Connecting the Dots: Lessons for Intelligence Fusion

How to fuse intelligence to better identify and mitigate threats

By Grant Woodward, SAS Canada Public Safety and Defence Specialist CPA, CA , CFE

In the age of big data, it is generally accepted that when analyzing an issue, more data yields better insight, more accurate analyses and ultimately drives better decisions. This is true whether developing a marketing plan, reducing fraud or detecting, deterring and investigating criminal and national security threats.

While this idea is not new, it was given a prominent boost in national security circles in the wake of the US 9/11 commission report which set the stage for the establishment of the position of Director of National Intelligence (DNI), the National Counterterrorism Center (NCTC), and over 70 data fusion centres located in major cities and most states with the aim of closing gaps in intelligence-sharing among local, state, and federal agencies. In Canada, ITAC, the Integrated Terrorism Assessment Centre was created as were similar Five Eyes agencies - Australia National Threat Assessment Centre, New Zealand Combined Threat Assessment Group, and the UK Joint Terrorism Analysis Centre.

The term “fusion centre” is usually applied to a separate entity like those listed above that accesses, integrates and analyses data from its member organizations’ systems and then disseminates intelligence products to the members and government departments. However, the concept is perfectly transferable to single agencies that operate in multiple jurisdictions and / or have a collection of disparate systems that need to be accessed by analysts and investigators. This type of internal fusion may actually be more relevant and important in Canada where we have fewer law enforcement and intelligence agencies than in the United States and the RCMP in particular that covers federal, provincial and municipal mandates.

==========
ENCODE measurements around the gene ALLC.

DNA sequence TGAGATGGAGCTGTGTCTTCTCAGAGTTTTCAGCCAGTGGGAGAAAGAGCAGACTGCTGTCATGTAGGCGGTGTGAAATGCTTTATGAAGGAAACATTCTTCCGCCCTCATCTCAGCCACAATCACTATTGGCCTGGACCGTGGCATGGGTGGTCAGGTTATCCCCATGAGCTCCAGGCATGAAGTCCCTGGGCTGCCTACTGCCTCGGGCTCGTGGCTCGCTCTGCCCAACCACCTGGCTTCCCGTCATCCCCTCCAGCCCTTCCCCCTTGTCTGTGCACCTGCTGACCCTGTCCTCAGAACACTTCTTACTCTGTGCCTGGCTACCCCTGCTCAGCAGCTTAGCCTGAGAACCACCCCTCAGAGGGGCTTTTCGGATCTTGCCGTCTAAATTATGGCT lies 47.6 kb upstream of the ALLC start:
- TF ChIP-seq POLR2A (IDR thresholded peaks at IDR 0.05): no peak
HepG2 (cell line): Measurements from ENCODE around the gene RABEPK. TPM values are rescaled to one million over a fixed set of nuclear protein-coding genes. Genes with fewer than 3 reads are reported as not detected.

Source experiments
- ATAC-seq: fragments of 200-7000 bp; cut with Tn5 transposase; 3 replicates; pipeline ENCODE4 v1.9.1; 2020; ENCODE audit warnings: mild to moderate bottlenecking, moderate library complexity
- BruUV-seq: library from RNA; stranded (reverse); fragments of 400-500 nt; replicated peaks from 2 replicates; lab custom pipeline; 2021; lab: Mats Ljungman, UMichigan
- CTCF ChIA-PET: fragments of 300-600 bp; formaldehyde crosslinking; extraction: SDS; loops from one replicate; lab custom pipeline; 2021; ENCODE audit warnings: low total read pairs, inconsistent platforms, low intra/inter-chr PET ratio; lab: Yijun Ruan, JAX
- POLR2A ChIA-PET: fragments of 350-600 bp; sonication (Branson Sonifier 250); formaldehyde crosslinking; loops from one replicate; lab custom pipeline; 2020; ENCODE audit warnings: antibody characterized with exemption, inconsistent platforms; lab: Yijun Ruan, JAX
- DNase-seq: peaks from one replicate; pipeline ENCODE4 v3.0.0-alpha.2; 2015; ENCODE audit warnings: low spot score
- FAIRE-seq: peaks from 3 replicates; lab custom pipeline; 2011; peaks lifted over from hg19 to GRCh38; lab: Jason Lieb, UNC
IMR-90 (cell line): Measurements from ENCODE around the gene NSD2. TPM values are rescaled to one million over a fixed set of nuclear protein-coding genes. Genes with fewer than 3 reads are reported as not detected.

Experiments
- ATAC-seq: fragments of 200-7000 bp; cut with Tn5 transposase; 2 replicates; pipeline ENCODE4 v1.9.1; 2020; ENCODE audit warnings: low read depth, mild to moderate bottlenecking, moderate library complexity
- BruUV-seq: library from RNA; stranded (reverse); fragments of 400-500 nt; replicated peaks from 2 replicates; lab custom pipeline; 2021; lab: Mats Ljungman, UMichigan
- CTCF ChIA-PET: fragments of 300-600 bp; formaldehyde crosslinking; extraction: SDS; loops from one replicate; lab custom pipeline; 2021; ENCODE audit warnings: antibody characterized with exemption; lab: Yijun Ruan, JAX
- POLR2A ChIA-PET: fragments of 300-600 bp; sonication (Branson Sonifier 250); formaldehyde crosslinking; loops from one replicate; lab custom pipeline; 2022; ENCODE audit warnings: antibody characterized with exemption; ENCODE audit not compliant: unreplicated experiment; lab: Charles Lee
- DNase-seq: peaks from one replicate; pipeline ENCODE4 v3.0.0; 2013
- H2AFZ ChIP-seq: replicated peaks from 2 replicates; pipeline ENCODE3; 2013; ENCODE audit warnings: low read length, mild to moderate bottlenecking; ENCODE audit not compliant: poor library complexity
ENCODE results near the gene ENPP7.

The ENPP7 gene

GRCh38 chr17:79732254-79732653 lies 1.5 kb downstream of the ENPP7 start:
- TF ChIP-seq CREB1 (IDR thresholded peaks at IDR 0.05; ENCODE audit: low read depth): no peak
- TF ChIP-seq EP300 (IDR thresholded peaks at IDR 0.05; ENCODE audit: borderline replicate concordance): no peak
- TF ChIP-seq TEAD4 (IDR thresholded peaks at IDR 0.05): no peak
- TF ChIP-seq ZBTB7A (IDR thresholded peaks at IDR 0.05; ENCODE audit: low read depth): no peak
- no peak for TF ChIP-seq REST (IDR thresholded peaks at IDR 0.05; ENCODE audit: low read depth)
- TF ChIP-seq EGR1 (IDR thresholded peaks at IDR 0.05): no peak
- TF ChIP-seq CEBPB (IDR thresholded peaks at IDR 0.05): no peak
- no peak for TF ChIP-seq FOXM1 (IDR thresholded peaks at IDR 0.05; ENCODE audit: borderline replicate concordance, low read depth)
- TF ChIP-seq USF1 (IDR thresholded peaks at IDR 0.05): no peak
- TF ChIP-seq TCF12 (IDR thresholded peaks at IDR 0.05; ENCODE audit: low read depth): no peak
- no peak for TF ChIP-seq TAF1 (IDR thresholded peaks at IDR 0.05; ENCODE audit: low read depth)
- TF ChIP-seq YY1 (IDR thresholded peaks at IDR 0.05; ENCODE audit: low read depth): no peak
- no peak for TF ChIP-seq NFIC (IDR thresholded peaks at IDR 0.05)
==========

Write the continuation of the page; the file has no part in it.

Success stories illustrating the value of data fusion for intelligence and enforcement occur within many agencies on a daily basis; but many are largely classified and unreported or not detailed in the news as arrests are made. The detailed public analyses of investigations more often happen after a successful attack and it is at these times that the value of fusion is evident and invoked with the ubiquitous “connect the dots” metaphor.

An example is the publicized failure to intercept Boston marathon bomber Tamerlan Tsarnaev upon return to the US after his 2012 visit to Chechnya even though his name had been added to a terrorist watch-list in 2011. The name had been misspelled so that he was not intercepted and then there was also no possibility of attention being brought to his subsequent activities such as creating a YouTube channel with links to videos categorized as "Terrorists", and links to other jihadi videos.

Do we have any indication of how to successfully apply the data fusion concept to law enforcement and intelligence information? Results of attempts to accomplish the data fusion goal within Canadian agencies are not public information but evaluations of the US state fusion centres have been made publicly available. The United States Senate Permanent Subcommittee on Investigations issued a 2012 report on the operations of the Department of Homeland Security (DHS) funded State fusion centres. DHS itself also conducted a study.

While there is disagreement between the Senate Committee and DHS about the effectiveness of the fusion centre operations, there is no question raised as to the principle of fusing intelligence to better identify and mitigate threats. As a result, these reports are informative and point to what could be considered critical success factors for managing the application of the data fusion concept in an operational environment.